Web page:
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EATING ENDANGERED SPECIES

Non-native bass part of Stanislaus study

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EATING ENDANGERED SPECIES

Salmon on the Stanislaus River.

Photo courtesy of Fishbio/


POSTED January 25, 2017 12:00 a.m.

For years, the Bureau of Reclamation has tried to comply with the Endangered Species Act when it comes to protecting Chinook salmon and steelhead on the Stanislaus River by releasing more and more water.
Legislation signed by President Obama in the waning days of his administration contains specific language requiring federal agencies to work with the South San Joaquin Irrigation District and Oakdale Irrigation District to address the best ways to protect Chinook salmon. Specifically it directs the Secretary of Commerce and the National Marine Fisheries Service to research the impact of non-native predators such as bass on Stanislaus River salmon and to develop a pilot program to address the problem.
The legislation authored by Congressman Jeff Denham, R-Turlock, working in concert with SSJID and OID, could ultimately increase the endangered salmon’s population and reduce water releases that have been ramped up with no back-up research in a bid to improve survival rates.
It is part of what SSJID General Manager Peter Rietkerk has called a “holistic approach” to protecting fish on the Stanislaus while addressing urban, agricultural and environmental water needs.
A 2008 study showed that the non-native smallmouth bass on the Yakima River in the Columbia River Basin consumes up to 7,000 salmon per day with 98 percent of them being sub-yearling Chinook salmon.
The National Ocean and Atmospheric Administration has used such studies ton conclude “non-native species are cited as a cause of endangerment for 48 percent of the species listed under the federal Engendered Species Act in the Pacific Northwest.
That research was among various studies leading to rule changes that has helped endangered salmon and steelhead on the Columbia River in the Pacific Northwest to enjoy higher survival rates.
The bag limits of non-native predators such as bass, walleye, and catfish were removed and the size of the allowable catch decreased first by the Washington Fish and Wildlife Commission in 2015. Then in early 2016 the Oregon Department of Fish and Wildlife followed suit to coordinate with Washington’s efforts to protect endangered salmon and steelhead.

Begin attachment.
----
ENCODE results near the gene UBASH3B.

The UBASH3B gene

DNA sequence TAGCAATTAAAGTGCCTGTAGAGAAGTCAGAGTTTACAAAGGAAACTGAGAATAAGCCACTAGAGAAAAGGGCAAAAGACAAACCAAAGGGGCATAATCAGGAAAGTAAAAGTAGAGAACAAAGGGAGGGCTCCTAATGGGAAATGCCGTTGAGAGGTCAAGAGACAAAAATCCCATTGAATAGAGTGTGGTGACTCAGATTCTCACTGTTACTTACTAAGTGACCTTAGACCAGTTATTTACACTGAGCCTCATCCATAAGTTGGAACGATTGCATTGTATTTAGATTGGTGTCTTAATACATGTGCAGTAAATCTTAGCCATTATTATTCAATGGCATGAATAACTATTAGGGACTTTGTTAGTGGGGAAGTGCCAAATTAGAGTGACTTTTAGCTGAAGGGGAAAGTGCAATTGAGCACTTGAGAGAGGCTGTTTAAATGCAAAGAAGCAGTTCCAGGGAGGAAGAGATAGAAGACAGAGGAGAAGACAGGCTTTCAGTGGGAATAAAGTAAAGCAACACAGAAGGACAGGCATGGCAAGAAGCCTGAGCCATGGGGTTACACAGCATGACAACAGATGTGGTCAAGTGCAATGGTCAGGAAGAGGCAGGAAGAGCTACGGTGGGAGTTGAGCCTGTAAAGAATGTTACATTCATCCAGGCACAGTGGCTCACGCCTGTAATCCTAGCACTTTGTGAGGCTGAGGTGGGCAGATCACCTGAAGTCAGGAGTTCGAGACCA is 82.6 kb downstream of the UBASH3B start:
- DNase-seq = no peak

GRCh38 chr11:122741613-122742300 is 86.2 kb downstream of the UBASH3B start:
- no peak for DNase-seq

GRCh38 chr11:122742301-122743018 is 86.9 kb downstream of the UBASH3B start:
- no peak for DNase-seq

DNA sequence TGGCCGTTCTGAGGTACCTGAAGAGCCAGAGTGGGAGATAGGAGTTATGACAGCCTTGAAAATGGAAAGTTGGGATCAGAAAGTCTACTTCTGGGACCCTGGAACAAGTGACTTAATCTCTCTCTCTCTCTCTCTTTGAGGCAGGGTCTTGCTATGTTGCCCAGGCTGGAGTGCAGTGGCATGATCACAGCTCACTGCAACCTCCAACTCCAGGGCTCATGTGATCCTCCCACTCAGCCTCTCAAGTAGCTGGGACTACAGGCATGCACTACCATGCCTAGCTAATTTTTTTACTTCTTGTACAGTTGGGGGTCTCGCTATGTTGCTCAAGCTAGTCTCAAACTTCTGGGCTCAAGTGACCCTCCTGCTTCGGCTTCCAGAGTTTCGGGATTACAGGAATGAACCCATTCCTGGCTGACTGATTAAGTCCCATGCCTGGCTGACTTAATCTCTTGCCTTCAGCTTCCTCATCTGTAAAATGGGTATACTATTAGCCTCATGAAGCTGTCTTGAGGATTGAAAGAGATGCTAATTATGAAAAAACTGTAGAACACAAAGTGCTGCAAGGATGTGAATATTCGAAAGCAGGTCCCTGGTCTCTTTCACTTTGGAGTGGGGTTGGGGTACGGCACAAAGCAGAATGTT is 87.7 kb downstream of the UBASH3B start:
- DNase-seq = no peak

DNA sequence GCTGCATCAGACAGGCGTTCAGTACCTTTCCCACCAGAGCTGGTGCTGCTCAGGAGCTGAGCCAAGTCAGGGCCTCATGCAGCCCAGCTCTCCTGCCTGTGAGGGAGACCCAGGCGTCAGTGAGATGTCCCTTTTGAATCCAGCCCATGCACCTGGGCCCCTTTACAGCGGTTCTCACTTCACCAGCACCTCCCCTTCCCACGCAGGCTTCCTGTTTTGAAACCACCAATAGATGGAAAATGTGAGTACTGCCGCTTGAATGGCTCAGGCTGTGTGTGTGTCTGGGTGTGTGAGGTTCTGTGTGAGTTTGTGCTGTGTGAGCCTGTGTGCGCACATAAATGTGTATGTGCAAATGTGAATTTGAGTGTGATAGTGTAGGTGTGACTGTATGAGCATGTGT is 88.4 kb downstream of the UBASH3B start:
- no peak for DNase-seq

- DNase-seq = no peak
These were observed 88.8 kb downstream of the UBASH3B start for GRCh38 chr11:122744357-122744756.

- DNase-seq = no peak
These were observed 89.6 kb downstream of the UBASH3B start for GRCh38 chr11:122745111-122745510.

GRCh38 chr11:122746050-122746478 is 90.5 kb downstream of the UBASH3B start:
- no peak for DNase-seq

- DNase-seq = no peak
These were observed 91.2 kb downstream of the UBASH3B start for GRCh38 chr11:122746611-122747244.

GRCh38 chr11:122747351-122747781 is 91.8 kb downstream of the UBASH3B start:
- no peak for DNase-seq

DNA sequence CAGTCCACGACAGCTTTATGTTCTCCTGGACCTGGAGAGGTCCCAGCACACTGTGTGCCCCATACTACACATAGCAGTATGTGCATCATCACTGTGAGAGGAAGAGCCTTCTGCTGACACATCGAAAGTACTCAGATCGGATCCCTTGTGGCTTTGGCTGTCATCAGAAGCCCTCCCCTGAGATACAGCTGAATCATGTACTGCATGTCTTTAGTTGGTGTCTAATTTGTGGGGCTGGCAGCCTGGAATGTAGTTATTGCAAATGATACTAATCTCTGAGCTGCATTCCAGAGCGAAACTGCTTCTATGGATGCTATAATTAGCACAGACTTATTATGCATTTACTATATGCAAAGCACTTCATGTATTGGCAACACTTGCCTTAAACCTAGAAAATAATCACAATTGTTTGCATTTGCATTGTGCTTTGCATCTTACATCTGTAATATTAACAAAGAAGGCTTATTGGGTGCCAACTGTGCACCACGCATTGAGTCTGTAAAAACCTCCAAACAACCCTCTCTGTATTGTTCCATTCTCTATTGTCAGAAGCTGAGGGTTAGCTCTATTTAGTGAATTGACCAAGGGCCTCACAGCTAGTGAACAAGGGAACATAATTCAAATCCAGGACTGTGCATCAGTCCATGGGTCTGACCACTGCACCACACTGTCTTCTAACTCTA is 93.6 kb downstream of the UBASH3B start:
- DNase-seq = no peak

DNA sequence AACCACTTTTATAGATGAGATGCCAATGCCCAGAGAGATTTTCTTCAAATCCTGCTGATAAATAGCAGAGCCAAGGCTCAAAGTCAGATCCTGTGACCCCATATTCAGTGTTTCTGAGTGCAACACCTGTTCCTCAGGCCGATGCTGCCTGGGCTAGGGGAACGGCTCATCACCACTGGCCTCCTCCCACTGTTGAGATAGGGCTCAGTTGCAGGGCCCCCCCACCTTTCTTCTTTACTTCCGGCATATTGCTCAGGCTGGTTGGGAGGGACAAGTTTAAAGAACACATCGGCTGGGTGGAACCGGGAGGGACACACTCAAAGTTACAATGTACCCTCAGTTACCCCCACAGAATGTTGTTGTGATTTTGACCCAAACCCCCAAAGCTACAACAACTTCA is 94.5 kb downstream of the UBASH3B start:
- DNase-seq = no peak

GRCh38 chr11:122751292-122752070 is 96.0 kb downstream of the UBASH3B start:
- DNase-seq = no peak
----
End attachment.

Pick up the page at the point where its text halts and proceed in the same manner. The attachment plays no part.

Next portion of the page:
The SSJID and OID are supporting a petition being considered by the Department of Fish and Game Commission to implement the same tools in California to help the federally protected salmon and steelhead.
The requested fishing regulation changes are as follows:
uBLACK BASS: Decrease the size limit from 12 inches to 8 inches while increasing the daily bag limit from 5 fish to 10 fish.
uSTRIPED BASS: Decrease the size limit from 18 inches to 12 inches while increasing the daily bag limit from 2 fish to 6 fish.
Striped, largemouth, and smallmouth bass as well as white and channel catfish are all non-native fishes that consume ESA-protected species in Sacramento-San Joaquin waterways based on studies conducted by Fishbio.
The SSJID-OID proposal piggybacks on a 2010 National Marine and Fisheries Service call for regulations aimed at reducing non-native fish predation on federally protected salmon and steelhead trout in the Sacramento-San Joaquin Delta.
Some experts believe data supports the projection that as much as 90 percent of the native salmon are consumed by non-native predators in the Delta before they reach the Stanislaus River. The fate of the salmon are sealed by additional releases of water that allow bass to thrive as opposed to the salmon that do better fending off attackers in lower water flows.
Rietkerk noted the legislation as adopted opens the door to looking at everything from dissolveed oxygen and habitat restoration to the timing and size of pulse flows in a bid to get the best results for fish.

To contact Dennis Wyatt, email dwyatt@mantecabulletin.com

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